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How Can International Organizations Shape National Welfare States? Evidence from Compliance with European Union Directives

Comparative Political Studies, Vol. 40, No. 5, pp. 547-570, May 2007

24 Pages Posted: 9 Jul 2011  

Katerina Linos

University of California, Berkeley - School of Law

Date Written: July 7, 2011

Abstract

How can international organizations shape national welfare states? The answer depends on why national governments comply with international organization mandates. Enforcement theories predict that states’ policy preferences determine implementation, whereas managerial theories attribute noncompliance to states’ capability limitations and to institutions. This article derives specific compliance mechanisms from these theories and examines the implementation of European Union social policy directives through a new quantitative data set and qualitative case studies of Greece and Spain. Countries whose preferences diverge from social policy directives, specifically countries lacking related early national legislation, and countries with low labor costs, delay implementation. However, delays from capability limitations are much greater – poor bureaucracies, federal states, coalition governments, and parliaments that do not prepare for directives cause big delays. These findings suggest that international organizations can shape national social policies by reorienting the axes of contestation from left-right to supranational-subnational.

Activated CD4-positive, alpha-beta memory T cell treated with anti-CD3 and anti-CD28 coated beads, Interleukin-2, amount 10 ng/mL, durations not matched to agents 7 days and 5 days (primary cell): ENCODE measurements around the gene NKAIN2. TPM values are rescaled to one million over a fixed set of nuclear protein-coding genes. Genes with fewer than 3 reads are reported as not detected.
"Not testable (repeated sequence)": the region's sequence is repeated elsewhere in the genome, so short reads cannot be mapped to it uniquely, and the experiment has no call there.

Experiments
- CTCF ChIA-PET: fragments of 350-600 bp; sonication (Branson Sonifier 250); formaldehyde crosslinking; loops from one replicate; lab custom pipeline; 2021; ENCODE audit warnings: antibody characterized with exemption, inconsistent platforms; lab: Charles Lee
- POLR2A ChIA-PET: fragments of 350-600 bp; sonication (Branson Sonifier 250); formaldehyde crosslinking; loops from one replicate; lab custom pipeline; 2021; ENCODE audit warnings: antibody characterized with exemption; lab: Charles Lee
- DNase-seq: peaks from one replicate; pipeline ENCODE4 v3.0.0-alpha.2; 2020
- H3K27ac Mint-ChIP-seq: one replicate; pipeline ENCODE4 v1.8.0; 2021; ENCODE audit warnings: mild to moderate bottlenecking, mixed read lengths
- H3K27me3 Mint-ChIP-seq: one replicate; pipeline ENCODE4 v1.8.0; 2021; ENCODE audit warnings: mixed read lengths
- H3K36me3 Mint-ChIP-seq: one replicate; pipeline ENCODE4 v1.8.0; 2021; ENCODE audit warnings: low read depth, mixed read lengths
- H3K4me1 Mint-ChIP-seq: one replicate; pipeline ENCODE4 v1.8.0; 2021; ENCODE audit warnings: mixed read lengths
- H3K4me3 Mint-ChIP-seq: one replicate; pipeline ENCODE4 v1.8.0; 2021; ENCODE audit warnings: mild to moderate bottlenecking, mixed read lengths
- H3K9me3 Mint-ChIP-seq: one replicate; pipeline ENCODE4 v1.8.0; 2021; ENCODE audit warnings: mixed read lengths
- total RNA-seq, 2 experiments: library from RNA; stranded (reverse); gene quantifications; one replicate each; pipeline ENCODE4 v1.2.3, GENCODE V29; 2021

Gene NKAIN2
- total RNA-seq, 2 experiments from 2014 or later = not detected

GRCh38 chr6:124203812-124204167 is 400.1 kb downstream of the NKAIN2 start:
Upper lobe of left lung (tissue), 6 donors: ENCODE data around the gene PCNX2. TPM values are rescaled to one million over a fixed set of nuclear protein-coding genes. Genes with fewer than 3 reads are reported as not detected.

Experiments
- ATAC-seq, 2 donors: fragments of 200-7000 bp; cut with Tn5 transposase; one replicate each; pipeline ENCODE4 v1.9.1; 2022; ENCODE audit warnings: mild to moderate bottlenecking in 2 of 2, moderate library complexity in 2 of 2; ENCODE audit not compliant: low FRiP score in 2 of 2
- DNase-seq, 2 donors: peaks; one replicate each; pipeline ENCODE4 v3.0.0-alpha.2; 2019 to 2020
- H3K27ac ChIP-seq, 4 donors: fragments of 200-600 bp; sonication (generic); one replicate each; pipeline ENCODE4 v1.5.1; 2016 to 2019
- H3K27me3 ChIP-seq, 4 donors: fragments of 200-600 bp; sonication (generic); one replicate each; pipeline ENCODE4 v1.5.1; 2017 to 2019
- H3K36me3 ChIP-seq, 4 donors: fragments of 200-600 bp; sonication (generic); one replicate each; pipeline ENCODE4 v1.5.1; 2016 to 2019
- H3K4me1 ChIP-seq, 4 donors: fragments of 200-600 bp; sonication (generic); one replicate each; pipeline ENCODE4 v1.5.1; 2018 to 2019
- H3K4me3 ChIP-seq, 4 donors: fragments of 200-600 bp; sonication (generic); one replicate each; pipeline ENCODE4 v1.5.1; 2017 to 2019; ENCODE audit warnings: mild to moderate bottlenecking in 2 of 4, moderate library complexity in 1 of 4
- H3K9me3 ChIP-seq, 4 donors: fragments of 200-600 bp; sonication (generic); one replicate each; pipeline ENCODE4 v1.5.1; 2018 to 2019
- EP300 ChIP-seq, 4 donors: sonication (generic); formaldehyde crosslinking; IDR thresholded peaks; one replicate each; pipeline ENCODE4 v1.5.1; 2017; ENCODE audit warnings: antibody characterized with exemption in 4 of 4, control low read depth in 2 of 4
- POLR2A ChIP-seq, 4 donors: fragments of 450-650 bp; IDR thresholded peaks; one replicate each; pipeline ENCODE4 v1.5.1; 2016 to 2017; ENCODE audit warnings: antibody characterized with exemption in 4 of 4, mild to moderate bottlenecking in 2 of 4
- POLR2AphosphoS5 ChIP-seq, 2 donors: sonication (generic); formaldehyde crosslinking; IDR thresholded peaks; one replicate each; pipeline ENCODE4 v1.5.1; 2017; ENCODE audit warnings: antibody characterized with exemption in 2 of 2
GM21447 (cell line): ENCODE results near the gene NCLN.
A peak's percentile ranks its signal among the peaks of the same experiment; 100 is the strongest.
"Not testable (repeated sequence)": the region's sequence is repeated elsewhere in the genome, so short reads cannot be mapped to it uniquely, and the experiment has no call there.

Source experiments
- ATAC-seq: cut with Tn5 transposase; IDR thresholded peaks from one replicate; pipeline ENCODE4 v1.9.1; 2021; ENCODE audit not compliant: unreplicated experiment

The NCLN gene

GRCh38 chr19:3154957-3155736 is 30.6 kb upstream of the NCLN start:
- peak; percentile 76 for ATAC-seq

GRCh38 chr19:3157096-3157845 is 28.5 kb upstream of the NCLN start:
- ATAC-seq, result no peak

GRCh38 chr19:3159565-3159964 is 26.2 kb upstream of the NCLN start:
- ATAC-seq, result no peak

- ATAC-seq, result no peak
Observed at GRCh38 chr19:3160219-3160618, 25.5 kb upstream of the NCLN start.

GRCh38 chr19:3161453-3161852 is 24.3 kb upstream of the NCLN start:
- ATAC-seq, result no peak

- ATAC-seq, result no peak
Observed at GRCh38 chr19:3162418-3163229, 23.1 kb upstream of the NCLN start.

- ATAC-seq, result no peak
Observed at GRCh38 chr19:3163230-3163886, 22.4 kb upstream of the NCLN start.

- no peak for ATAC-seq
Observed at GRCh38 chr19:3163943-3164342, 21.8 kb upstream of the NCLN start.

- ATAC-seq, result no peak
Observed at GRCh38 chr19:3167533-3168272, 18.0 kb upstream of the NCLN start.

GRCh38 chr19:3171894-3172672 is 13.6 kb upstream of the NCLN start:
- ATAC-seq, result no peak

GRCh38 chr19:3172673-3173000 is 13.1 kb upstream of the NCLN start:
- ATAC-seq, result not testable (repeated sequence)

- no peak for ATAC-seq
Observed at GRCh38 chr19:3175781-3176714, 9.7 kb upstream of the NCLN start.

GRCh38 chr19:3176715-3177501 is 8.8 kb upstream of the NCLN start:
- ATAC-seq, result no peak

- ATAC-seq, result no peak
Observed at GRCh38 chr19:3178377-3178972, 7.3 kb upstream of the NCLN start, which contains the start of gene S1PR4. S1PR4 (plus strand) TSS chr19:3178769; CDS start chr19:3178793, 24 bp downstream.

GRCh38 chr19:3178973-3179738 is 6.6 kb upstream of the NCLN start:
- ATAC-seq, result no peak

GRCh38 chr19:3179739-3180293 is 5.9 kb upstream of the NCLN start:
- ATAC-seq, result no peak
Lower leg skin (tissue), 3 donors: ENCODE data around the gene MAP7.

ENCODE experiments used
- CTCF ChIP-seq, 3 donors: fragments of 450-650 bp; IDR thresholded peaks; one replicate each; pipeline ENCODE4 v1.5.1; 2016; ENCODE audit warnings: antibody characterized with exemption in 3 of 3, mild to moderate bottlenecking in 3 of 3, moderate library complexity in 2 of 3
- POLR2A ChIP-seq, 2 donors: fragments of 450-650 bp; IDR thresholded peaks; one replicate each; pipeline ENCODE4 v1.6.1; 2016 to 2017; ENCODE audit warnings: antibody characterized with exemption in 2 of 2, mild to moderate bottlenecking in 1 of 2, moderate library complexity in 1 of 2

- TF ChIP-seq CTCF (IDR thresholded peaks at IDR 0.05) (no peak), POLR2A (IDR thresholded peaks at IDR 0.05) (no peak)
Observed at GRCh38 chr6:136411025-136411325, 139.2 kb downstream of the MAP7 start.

Suggested Citation

Linos, Katerina, How Can International Organizations Shape National Welfare States? Evidence from Compliance with European Union Directives (July 7, 2011). Comparative Political Studies, Vol. 40, No. 5, pp. 547-570, May 2007. Available at SSRN: https://ssrn.com/abstract=1881214

Katerina Linos (Contact Author)

University of California, Berkeley - School of Law ( email )

488 Boalt Hall
Berkeley, CA 94720-7200
United States

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